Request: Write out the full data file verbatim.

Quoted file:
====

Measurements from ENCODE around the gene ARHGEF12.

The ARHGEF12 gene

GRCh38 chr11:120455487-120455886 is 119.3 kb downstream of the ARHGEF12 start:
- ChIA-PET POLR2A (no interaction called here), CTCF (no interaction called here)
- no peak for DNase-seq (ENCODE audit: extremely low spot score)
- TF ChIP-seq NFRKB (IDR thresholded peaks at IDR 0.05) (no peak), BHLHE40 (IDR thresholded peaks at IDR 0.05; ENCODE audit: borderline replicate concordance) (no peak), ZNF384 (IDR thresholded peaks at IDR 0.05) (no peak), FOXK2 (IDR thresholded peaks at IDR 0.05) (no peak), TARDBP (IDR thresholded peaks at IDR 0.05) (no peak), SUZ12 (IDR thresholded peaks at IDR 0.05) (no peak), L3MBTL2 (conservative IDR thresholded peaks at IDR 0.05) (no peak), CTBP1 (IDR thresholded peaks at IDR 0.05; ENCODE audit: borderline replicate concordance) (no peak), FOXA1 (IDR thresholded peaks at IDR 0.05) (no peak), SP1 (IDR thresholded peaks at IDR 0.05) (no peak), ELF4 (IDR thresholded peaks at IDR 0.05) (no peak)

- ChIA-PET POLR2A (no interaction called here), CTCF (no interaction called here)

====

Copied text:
Measurements from ENCODE around the gene ARHGEF12.

The ARHGEF12 gene

GRCh38 chr11:120455487-120455886 is 119.3 kb downstream of the ARHGEF12 start:
- ChIA-PET POLR2A (no interaction called here), CTCF (no interaction called here)
- no peak for DNase-seq (ENCODE audit: extremely low spot score)
- TF ChIP-seq NFRKB (IDR thresholded peaks at IDR 0.05) (no peak), BHLHE40 (IDR thresholded peaks at IDR 0.05; ENCODE audit: borderline replicate concordance) (no peak), ZNF384 (IDR thresholded peaks at IDR 0.05) (no peak), FOXK2 (IDR thresholded peaks at IDR 0.05) (no peak), TARDBP (IDR thresholded peaks at IDR 0.05) (no peak), SUZ12 (IDR thresholded peaks at IDR 0.05) (no peak), L3MBTL2 (conservative IDR thresholded peaks at IDR 0.05) (no peak), CTBP1 (IDR thresholded peaks at IDR 0.05; ENCODE audit: borderline replicate concordance) (no peak), FOXA1 (IDR thresholded peaks at IDR 0.05) (no peak), SP1 (IDR thresholded peaks at IDR 0.05) (no peak), ELF4 (IDR thresholded peaks at IDR 0.05) (no peak)

- ChIA-PET POLR2A (no interaction called here), CTCF (no interaction called here)